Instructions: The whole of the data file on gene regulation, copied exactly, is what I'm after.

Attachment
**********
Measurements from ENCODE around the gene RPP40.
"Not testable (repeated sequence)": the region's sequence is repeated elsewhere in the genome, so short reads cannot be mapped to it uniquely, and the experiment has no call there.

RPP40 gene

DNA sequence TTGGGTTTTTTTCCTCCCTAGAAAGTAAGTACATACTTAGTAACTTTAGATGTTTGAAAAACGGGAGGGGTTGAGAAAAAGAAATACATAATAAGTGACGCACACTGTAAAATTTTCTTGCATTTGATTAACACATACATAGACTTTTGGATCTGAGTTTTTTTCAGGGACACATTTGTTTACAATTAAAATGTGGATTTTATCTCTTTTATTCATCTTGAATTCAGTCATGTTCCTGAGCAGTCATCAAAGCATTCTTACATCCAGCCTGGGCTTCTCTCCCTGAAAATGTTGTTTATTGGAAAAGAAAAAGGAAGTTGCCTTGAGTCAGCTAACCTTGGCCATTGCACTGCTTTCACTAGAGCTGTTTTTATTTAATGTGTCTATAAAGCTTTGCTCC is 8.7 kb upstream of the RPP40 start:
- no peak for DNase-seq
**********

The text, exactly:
Measurements from ENCODE around the gene RPP40.
"Not testable (repeated sequence)": the region's sequence is repeated elsewhere in the genome, so short reads cannot be mapped to it uniquely, and the experiment has no call there.

RPP40 gene

DNA sequence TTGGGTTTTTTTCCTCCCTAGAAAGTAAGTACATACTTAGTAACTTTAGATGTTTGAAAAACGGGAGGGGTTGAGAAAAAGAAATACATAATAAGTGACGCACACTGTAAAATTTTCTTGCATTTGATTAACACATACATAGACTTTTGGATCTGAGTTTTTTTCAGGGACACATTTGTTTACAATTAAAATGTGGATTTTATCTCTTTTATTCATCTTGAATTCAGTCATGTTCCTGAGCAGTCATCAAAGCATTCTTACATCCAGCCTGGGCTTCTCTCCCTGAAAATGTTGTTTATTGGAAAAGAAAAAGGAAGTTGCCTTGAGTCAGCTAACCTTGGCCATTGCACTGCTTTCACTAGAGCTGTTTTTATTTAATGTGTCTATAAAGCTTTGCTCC is 8.7 kb upstream of the RPP40 start:
- no peak for DNase-seq